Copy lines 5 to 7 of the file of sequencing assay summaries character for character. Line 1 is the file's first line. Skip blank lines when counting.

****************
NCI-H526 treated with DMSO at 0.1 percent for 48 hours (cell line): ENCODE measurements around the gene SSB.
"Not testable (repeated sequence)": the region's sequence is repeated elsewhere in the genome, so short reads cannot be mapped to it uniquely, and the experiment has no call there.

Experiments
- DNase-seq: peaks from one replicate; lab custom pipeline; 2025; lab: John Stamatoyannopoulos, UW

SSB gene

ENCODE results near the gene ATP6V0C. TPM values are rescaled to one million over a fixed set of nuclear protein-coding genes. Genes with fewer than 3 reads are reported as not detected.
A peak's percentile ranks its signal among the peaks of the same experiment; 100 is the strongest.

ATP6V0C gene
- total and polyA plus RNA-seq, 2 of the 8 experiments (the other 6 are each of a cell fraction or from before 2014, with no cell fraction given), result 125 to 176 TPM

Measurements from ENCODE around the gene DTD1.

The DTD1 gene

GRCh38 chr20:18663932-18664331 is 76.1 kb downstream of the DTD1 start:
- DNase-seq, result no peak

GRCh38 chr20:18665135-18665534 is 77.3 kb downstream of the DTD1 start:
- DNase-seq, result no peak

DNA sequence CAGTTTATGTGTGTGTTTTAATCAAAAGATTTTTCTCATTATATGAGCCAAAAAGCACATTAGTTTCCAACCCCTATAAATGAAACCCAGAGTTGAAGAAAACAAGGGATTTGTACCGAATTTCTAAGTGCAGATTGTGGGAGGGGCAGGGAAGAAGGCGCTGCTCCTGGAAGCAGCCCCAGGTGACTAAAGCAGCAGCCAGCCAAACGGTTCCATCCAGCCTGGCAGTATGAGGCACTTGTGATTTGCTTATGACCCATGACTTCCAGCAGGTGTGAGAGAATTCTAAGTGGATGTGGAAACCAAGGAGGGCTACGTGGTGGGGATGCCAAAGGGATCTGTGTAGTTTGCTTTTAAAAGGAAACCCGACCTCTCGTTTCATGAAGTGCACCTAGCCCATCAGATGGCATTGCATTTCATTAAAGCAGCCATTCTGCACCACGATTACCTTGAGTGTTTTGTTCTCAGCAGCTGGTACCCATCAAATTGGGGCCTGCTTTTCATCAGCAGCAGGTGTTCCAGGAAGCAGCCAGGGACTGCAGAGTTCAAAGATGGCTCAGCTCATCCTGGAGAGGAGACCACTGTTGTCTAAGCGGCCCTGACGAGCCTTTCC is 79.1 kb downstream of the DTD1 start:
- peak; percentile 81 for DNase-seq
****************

SSB gene

ENCODE results near the gene ATP6V0C. TPM values are rescaled to one million over a fixed set of nuclear protein-coding genes. Genes with fewer than 3 reads are reported as not detected.
A peak's percentile ranks its signal among the peaks of the same experiment; 100 is the strongest.